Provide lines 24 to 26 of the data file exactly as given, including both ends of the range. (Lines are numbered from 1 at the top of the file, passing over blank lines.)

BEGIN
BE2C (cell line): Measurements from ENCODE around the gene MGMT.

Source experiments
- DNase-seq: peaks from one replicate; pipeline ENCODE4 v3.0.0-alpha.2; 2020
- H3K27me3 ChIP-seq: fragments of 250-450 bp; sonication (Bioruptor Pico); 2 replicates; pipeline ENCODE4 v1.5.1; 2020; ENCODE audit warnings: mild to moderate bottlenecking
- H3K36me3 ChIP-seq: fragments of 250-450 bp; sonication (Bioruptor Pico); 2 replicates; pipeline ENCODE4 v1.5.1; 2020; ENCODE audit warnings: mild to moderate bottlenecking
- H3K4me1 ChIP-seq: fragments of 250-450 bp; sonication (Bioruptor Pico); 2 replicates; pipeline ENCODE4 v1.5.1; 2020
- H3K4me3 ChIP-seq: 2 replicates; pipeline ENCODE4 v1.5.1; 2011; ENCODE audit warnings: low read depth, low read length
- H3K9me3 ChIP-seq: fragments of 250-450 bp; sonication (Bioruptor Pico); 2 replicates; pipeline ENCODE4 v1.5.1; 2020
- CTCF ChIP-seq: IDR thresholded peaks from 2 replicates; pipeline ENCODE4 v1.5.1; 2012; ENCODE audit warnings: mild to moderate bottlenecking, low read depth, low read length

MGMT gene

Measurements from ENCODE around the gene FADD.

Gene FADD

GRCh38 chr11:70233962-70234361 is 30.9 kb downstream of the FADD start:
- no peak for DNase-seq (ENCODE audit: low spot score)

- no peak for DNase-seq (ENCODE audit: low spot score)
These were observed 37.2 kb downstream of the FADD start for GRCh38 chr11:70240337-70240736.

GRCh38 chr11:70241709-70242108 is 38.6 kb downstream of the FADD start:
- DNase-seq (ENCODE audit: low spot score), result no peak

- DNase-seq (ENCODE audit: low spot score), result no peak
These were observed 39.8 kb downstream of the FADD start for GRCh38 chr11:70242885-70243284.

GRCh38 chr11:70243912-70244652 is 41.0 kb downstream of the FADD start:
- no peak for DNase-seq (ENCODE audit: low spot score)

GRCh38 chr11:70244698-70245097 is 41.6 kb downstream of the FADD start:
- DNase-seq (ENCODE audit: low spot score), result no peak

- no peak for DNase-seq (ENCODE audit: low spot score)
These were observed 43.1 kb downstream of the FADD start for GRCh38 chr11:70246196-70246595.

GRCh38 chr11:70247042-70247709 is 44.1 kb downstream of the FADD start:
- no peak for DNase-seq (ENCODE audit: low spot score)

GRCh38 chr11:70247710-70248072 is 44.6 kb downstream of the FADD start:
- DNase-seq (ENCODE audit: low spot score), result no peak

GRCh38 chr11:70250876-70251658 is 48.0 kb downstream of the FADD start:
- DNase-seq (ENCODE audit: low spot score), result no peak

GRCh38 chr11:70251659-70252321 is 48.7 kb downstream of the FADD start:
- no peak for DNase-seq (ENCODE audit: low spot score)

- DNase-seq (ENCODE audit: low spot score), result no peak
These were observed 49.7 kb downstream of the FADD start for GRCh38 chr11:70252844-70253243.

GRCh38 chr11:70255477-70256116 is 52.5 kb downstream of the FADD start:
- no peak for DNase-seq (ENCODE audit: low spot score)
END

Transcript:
- DNase-seq (ENCODE audit: low spot score), result no peak

- no peak for DNase-seq (ENCODE audit: low spot score)
These were observed 43.1 kb downstream of the FADD start for GRCh38 chr11:70246196-70246595.